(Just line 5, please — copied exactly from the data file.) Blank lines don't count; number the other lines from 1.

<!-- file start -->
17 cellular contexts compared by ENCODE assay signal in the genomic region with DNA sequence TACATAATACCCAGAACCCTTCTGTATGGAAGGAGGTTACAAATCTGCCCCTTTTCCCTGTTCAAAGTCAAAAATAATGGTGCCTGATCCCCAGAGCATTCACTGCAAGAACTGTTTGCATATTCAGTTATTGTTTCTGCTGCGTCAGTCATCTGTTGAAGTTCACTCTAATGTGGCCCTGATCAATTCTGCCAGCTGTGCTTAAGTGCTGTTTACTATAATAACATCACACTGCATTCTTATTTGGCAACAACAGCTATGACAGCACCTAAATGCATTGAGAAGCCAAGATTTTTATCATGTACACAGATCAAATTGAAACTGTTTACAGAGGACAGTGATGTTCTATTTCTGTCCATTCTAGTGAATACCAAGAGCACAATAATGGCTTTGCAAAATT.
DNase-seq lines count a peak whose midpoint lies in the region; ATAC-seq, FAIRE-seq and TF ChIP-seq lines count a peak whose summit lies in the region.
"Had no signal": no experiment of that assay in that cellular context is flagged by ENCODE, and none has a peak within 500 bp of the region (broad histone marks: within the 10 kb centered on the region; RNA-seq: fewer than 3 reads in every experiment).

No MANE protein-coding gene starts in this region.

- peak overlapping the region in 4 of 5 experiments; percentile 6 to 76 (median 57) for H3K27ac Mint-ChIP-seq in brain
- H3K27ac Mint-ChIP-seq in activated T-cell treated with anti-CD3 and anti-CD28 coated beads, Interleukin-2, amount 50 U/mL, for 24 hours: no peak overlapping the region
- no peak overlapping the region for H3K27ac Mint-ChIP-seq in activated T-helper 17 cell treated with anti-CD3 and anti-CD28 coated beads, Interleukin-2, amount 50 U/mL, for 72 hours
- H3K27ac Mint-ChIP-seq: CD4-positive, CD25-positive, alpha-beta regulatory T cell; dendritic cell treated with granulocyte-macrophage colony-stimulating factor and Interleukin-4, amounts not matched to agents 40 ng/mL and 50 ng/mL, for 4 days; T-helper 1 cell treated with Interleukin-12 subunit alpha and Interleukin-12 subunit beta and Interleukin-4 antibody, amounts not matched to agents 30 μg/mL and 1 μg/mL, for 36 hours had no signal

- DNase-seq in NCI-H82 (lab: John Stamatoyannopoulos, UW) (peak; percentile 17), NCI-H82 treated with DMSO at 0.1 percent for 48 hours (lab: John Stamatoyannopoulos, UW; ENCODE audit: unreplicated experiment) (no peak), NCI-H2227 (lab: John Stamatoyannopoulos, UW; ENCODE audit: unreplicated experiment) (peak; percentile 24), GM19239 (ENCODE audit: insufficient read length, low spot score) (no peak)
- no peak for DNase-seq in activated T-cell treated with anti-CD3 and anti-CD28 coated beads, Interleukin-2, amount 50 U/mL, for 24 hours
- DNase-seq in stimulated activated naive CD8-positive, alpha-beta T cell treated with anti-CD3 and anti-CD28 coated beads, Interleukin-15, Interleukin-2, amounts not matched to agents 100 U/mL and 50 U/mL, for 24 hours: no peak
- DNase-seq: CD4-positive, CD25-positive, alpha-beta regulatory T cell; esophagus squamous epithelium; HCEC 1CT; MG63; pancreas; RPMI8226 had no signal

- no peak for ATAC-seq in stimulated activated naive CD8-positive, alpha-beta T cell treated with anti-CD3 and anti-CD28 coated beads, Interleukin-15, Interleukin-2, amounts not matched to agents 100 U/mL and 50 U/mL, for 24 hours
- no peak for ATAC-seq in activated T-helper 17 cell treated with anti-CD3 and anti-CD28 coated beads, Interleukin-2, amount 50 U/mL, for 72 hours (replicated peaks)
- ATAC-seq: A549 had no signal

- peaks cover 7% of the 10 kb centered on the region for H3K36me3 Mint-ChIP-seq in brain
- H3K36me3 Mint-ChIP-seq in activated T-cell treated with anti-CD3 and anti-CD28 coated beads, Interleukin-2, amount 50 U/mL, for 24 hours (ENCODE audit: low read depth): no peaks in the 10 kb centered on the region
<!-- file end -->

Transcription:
- peak overlapping the region in 4 of 5 experiments; percentile 6 to 76 (median 57) for H3K27ac Mint-ChIP-seq in brain